Rich Lowry: Extremism in pursuit of lockdowns is a vice

(Wilfredo Lee | AP file photo) In this March 30 photo, Florida Gov. Ron DeSantis speaks during a news conference at a drive-through coronavirus testing site in front of Hard Rock Stadium in Miami Gardens, Fla.

We will be in a fight against the coronavirus for months, if not years, and yet it is time to declare mission accomplished on one very important goal.

The lockdowns of much of the country were undertaken "to flatten the curve" and largely to prevent the hospital system from being overwhelmed. It was a near-run thing in New York and New Jersey, but the dykes held, thanks to the incredible sacrifices of front-line health care workers.

Now, the rhetoric around the shutdowns has shifted, and not very subtly — flattening the curve and saving the hospitals are “out,” and not allowing any additional cases to emerge is “in.”

It’s difficult to remember, but flattening the curve was never supposed to be about eradicating the disease. A piece by the progressive website Vox featured a widely circulated version of the flattening-the-curve graph and noted that shutdown measures “aren’t so much about preventing illness, but rather slowing down the rate at which people get sick.”

A viral Medium piece published in mid-March famously called the period of lockdowns to squelch the disease “the Hammer” and the subsequent period of living with it “the Dance.” The article didn’t deny the seriousness of the disease; if anything, it was alarmist. Yet, by the standards of the current debate, the piece is unacceptably lax.

"The time needed for the Hammer," it said, "is weeks, not months." After that, it predicted, "our lives will go back close to normal." And it contemplated living in a fuzzy realm of trade-offs between important goals — or, as it put it, "a dance of measures between getting our lives back on track and spreading the disease, one of the economy vs. health care."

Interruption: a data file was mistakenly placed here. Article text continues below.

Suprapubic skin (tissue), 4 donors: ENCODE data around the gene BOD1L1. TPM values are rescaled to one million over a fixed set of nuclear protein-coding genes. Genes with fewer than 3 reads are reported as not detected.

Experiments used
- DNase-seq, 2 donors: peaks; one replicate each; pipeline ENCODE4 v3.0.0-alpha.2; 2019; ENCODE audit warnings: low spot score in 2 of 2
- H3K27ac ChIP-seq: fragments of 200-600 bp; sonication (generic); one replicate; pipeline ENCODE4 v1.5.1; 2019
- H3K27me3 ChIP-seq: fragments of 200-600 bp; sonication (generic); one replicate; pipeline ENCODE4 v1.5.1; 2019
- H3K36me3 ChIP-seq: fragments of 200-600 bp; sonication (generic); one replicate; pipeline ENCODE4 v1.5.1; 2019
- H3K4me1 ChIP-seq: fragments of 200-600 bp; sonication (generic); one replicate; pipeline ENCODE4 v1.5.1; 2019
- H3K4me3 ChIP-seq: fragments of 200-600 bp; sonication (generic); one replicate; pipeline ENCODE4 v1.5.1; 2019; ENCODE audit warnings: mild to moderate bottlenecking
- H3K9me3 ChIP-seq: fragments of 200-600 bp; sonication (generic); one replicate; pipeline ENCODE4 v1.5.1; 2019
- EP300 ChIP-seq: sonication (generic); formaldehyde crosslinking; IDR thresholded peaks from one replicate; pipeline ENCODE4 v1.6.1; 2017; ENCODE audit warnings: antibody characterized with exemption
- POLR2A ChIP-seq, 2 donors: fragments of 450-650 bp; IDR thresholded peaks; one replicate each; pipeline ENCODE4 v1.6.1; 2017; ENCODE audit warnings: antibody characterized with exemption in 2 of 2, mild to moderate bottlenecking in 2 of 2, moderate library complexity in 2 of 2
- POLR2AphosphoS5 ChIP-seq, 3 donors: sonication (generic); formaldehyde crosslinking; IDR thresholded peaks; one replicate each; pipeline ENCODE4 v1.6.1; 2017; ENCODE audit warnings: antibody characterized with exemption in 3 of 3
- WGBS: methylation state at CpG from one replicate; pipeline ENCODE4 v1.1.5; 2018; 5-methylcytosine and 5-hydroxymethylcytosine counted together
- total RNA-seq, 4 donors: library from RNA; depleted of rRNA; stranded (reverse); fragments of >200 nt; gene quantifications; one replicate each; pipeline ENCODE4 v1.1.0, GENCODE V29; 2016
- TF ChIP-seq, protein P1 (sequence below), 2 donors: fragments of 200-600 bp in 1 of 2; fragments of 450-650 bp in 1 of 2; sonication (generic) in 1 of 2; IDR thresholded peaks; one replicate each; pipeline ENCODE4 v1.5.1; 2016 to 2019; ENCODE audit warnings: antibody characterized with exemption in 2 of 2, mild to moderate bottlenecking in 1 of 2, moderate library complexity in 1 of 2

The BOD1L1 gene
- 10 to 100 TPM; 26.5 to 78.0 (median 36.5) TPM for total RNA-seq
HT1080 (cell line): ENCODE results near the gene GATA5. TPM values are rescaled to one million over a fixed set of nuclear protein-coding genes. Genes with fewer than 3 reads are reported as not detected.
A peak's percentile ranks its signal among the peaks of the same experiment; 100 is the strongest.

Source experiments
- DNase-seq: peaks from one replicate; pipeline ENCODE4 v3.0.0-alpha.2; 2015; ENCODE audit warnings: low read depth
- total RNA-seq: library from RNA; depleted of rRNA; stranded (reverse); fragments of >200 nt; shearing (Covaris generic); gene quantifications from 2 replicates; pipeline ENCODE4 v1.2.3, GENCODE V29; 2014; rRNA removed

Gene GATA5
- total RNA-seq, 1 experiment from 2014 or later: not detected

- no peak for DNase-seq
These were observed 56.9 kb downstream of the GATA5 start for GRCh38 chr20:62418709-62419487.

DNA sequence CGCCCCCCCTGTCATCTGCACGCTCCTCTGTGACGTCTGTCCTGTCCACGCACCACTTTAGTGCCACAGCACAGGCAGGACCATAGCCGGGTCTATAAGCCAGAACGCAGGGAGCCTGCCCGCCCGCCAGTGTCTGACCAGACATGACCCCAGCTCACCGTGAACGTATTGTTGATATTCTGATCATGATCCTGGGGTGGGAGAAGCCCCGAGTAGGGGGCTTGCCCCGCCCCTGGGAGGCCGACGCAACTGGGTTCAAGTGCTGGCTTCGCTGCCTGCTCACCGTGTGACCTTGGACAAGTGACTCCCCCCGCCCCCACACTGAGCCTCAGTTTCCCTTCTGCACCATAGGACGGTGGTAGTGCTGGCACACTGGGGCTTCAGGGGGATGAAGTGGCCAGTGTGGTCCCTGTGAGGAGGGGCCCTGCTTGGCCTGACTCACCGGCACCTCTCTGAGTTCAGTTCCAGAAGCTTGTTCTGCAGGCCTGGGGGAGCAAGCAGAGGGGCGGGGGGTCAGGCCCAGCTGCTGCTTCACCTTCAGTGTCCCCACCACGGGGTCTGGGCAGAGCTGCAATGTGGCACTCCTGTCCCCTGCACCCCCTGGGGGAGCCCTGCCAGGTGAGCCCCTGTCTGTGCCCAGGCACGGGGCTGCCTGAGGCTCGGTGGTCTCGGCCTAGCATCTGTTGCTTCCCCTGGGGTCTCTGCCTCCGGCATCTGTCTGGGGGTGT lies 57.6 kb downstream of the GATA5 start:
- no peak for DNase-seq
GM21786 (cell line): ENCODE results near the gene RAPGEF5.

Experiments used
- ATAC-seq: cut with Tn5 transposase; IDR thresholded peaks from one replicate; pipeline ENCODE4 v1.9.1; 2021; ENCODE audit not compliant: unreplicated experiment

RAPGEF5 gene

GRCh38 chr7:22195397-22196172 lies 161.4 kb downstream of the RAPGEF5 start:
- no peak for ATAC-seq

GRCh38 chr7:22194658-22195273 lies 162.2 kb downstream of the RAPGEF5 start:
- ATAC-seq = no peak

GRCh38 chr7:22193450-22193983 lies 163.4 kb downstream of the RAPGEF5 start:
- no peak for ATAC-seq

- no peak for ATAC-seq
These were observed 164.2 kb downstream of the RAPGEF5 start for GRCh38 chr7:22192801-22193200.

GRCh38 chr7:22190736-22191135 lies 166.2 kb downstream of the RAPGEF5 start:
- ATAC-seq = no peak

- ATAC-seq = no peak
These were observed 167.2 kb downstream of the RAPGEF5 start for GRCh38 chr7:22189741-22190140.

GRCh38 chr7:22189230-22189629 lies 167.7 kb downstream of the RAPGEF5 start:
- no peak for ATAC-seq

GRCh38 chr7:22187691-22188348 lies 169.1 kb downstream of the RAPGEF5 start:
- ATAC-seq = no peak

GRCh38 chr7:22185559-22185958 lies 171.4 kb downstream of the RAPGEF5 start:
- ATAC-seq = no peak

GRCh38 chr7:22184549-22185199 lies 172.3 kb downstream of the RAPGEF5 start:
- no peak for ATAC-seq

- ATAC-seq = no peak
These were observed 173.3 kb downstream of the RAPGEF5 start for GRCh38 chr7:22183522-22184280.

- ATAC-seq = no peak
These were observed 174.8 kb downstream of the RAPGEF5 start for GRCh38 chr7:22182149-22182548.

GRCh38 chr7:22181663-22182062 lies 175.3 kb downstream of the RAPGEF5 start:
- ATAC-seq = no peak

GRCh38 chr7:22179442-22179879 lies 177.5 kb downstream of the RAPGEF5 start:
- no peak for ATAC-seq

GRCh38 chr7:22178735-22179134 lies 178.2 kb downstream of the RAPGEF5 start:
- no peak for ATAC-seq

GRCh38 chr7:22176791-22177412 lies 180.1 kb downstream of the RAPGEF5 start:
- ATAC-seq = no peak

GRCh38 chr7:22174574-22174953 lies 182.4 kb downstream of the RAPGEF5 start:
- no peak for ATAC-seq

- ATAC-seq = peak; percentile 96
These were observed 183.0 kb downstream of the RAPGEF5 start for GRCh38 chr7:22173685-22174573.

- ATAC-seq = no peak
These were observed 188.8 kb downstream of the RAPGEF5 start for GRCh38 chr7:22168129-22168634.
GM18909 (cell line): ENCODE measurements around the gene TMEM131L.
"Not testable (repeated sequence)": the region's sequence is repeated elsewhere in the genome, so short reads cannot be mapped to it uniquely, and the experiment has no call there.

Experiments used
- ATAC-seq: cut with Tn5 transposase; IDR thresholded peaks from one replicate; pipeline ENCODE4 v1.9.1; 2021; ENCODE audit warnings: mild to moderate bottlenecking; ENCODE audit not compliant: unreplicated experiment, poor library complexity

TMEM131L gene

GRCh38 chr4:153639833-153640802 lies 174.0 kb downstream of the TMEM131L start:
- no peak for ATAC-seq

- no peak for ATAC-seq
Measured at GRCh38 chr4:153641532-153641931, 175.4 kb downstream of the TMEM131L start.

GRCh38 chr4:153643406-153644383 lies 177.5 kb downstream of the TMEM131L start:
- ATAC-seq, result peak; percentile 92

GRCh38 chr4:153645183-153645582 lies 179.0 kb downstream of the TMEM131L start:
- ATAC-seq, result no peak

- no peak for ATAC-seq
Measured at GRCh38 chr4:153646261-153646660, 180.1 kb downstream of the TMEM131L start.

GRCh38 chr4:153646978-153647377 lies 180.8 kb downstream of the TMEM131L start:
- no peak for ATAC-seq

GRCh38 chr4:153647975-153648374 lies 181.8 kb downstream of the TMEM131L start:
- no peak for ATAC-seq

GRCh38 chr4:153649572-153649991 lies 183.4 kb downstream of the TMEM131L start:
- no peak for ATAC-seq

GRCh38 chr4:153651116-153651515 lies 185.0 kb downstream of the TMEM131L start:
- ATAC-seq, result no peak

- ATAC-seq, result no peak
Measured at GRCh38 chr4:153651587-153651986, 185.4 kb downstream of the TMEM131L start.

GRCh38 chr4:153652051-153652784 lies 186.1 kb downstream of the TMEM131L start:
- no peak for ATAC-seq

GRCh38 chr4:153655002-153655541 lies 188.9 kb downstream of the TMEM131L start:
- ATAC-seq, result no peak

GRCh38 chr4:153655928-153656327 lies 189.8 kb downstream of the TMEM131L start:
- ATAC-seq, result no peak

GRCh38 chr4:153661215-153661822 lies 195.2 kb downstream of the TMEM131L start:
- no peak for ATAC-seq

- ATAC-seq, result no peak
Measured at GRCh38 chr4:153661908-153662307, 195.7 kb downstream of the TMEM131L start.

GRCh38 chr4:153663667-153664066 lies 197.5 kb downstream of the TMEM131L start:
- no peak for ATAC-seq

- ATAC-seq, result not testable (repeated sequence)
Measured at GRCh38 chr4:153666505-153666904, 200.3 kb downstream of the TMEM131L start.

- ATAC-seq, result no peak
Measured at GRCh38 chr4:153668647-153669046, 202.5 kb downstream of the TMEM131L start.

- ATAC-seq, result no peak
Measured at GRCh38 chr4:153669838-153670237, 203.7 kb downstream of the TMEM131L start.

Such an acknowledgment of the need to strike a balance between the economy and public health is now considered tantamount to murder.

It’s become a trope that pro-opening Republicans want to get people killed. A column in The New York Times was headlined, “How Republicans Became the Party of Death.” A Guardian piece opined, “'Trump is Killing His Own Supporters’ — Even White House Insiders Know It.”

But the curve has been flattened. As former Food and Drug Administration commissioner Scott Gottlieb notes, the time of doubling of cases nationally has increased to 25 days.

An analysis by Sean Trende of RealClearPolitics shows most states below their peak cases. There are some states, for instance Minnesota, Virginia, Delaware, Iowa and Indiana, that are still around their peaks. But others like Alaska, Montana, Idaho, Hawaii, Louisiana, Michigan and Oklahoma passed their peaks weeks ago.

Not too long ago, the Republican who supposedly most wanted to get people killed was Gov. Ron DeSantis of Florida. In announcing his re-opening plan, he recalled all the dire projections of what would befall Florida because he was supposedly late in issuing a stay-at-home order, effective April 3. Yet, Florida is coming out of this phase of the epidemic vastly better off than Louisiana, Massachusetts and New York. About 40% of its hospital beds have been available at any given time.

In retrospect, there was wisdom in Gov. DeSantis letting municipalities and counties take the initiative in a big, diverse state.

Besides which, people are capable of making their own decisions. They decided to stay at home before the state formally told them to. According to a Wall Street Journal report, the movements of people began declining in mid-March, well before the state-wide stay-at-home order.

The reverse is also true. If they are still afraid of the virus, people aren't going to return to normal whether their states are formally open or not.

In a better world, the lockdowns wouldn't have merely avoided the worst, but crushed the spread of the disease. That hasn't happened. We will be engaged in a Dance for some time, even if one faction in our national life only ever wants to wield a Hammer.

Rich Lowry

Rich Lowry is editor of National Review.

Twitter, @RichLowry